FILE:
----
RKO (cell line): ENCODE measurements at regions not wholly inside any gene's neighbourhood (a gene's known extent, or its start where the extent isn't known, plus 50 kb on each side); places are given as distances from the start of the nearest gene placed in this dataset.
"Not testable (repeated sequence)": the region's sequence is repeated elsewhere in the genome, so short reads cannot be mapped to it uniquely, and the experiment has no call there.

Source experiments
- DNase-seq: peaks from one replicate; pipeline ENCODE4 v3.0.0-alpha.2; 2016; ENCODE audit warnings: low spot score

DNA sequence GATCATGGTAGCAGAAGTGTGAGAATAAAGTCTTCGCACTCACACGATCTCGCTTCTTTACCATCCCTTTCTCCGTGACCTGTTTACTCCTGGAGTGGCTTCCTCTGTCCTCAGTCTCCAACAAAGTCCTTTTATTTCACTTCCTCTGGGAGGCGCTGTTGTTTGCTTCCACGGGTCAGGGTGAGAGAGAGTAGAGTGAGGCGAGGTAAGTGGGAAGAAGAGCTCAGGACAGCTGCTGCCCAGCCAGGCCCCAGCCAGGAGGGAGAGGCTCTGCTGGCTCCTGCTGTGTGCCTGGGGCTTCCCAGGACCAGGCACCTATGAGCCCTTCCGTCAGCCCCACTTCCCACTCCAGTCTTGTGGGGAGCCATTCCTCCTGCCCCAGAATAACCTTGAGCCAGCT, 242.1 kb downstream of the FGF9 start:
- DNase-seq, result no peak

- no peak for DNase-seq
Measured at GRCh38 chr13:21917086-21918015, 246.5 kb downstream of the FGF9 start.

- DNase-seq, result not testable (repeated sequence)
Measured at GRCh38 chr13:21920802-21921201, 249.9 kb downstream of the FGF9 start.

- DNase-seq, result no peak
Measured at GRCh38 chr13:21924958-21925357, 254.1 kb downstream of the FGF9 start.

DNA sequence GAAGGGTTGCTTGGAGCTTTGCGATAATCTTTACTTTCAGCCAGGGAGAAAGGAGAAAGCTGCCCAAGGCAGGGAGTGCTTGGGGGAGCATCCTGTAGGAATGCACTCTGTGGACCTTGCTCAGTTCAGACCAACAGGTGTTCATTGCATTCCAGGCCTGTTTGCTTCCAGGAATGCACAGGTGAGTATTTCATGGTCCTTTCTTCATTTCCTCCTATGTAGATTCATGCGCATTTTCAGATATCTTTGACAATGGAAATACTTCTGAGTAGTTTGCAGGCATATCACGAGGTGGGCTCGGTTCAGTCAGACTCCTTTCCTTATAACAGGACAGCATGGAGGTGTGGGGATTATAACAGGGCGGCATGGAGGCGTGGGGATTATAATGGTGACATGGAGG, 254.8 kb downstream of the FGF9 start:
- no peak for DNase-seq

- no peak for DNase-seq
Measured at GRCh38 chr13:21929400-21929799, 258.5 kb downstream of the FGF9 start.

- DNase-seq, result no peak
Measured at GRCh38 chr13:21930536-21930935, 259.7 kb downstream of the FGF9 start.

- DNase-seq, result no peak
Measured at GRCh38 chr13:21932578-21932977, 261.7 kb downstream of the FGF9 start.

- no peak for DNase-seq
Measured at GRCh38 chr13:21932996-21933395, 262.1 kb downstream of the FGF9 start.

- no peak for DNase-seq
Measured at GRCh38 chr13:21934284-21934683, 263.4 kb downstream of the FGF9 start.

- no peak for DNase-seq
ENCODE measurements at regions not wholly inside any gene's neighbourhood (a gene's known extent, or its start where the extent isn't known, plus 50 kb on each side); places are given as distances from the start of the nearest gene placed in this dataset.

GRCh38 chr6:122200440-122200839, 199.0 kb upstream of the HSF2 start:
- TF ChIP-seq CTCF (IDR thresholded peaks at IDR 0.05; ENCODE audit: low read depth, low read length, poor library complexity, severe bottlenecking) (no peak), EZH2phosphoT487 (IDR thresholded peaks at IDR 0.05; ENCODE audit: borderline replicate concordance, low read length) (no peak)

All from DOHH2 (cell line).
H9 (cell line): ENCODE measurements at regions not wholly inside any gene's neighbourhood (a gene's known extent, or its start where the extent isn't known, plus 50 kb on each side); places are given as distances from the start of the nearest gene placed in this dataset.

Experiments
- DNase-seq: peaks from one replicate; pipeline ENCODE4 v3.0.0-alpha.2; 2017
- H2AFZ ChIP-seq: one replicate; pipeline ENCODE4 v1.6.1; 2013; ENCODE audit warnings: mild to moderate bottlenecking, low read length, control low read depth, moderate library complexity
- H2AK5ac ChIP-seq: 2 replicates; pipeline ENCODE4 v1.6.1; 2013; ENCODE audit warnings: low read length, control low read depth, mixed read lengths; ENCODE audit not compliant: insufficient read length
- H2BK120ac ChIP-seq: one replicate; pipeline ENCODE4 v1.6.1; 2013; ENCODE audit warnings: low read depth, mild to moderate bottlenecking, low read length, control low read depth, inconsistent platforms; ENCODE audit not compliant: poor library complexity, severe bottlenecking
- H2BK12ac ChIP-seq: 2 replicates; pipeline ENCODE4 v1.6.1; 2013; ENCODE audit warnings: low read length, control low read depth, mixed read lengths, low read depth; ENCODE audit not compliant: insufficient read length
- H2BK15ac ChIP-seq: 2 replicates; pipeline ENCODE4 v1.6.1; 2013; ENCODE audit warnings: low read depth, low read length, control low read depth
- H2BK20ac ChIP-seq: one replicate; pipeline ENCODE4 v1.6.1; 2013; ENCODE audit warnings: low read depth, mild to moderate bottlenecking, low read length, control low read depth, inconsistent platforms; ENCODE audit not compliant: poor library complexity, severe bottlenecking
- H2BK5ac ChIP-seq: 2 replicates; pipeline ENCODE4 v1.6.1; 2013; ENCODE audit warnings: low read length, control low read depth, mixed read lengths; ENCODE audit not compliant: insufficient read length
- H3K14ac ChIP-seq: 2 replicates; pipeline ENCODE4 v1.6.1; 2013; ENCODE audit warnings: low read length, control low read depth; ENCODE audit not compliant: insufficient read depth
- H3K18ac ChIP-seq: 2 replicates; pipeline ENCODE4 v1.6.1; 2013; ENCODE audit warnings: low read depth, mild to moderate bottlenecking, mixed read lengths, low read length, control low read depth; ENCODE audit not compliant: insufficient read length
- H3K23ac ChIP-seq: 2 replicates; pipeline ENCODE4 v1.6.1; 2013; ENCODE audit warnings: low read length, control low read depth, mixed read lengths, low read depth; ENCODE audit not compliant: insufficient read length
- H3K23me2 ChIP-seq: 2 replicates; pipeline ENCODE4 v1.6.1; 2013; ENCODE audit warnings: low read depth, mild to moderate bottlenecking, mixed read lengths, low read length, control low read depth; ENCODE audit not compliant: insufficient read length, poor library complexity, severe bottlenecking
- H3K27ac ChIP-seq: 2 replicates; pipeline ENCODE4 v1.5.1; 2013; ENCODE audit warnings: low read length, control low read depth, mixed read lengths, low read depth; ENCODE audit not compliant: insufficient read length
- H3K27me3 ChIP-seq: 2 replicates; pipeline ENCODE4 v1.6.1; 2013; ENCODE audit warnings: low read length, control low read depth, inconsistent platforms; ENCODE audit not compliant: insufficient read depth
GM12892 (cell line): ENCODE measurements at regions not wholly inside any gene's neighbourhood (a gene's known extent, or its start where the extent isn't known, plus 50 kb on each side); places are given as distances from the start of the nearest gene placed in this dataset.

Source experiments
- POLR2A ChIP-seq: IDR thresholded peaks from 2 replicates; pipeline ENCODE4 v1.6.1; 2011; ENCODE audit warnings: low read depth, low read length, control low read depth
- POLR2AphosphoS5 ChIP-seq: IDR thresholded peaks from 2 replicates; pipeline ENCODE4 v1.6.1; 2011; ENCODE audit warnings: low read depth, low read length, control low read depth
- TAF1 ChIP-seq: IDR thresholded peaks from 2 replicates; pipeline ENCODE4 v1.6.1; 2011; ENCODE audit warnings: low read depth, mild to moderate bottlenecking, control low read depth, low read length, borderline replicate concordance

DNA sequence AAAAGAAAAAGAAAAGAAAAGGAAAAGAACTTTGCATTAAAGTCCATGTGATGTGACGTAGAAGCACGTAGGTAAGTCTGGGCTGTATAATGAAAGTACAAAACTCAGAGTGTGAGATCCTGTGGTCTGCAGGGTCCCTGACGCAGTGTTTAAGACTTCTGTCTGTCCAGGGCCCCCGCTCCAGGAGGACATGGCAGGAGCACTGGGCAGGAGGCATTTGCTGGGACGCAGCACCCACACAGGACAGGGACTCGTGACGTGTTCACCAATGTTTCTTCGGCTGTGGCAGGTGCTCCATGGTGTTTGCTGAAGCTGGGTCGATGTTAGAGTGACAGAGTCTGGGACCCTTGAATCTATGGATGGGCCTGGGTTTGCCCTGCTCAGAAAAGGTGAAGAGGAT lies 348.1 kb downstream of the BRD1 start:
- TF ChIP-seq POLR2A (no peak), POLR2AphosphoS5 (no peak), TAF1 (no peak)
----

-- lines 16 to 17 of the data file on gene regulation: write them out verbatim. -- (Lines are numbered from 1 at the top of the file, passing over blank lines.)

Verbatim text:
Measured at GRCh38 chr13:21929400-21929799, 258.5 kb downstream of the FGF9 start.

- DNase-seq, result no peak